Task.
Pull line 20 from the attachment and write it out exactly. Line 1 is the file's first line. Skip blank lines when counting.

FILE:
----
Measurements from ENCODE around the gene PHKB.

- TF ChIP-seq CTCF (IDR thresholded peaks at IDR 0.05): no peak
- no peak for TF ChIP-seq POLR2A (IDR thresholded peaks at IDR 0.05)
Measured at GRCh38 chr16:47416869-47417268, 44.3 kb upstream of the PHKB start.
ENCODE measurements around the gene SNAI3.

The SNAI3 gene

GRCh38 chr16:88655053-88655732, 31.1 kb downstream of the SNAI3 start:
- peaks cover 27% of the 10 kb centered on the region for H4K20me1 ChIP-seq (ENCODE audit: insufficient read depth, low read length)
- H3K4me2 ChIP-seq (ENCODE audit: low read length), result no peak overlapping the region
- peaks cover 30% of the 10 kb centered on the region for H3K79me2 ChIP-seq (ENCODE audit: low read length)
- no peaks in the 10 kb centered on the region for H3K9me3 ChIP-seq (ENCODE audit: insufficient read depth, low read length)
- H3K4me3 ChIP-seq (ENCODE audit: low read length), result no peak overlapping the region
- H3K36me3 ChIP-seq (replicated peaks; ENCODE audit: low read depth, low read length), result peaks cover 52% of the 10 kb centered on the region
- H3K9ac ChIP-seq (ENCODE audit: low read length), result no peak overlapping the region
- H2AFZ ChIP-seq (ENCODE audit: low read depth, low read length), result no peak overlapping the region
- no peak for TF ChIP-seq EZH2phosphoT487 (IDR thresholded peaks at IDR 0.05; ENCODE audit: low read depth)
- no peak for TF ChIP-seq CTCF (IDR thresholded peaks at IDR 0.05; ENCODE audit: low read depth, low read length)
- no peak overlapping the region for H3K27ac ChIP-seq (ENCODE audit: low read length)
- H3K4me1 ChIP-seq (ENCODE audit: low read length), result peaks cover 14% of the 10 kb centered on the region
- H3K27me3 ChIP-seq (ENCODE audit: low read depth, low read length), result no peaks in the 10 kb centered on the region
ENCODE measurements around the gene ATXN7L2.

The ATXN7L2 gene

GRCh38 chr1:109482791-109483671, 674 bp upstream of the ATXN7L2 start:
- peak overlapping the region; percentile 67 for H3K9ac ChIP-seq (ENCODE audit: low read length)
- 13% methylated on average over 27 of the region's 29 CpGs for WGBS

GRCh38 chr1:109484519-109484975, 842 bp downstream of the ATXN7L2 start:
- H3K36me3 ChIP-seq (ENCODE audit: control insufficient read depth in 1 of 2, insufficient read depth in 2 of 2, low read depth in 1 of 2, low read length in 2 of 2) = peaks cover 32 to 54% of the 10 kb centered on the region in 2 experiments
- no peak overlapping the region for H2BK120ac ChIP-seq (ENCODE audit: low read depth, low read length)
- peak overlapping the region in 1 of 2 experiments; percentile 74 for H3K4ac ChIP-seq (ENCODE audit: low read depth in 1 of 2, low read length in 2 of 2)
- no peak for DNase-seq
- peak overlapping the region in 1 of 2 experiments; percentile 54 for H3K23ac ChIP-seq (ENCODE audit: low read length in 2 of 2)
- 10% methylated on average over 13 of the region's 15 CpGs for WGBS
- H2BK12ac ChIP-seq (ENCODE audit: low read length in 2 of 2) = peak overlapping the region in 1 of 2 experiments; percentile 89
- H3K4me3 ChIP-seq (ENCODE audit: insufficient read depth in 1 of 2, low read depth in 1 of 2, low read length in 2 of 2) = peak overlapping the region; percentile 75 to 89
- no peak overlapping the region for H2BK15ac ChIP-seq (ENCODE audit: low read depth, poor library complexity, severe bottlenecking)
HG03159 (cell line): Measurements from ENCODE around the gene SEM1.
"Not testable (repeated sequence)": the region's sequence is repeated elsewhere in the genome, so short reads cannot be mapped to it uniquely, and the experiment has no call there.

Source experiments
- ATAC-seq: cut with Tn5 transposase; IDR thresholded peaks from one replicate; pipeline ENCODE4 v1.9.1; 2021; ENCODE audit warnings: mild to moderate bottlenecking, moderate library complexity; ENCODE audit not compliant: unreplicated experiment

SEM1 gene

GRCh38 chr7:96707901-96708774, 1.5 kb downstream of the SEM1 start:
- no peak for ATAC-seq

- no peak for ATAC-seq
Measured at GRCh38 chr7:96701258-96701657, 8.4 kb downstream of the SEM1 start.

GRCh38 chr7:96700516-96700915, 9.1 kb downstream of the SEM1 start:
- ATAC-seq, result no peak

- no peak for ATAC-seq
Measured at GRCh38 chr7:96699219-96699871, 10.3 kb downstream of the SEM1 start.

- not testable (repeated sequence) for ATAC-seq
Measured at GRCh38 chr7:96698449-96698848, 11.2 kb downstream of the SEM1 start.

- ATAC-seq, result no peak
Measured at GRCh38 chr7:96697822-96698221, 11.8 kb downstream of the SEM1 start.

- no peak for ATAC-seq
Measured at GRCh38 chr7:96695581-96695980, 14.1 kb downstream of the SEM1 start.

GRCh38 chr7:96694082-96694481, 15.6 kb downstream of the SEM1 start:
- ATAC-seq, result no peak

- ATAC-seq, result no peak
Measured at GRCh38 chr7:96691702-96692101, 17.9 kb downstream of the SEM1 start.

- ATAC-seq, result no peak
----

- H3K27me3 ChIP-seq (ENCODE audit: low read depth, low read length), result no peaks in the 10 kb centered on the region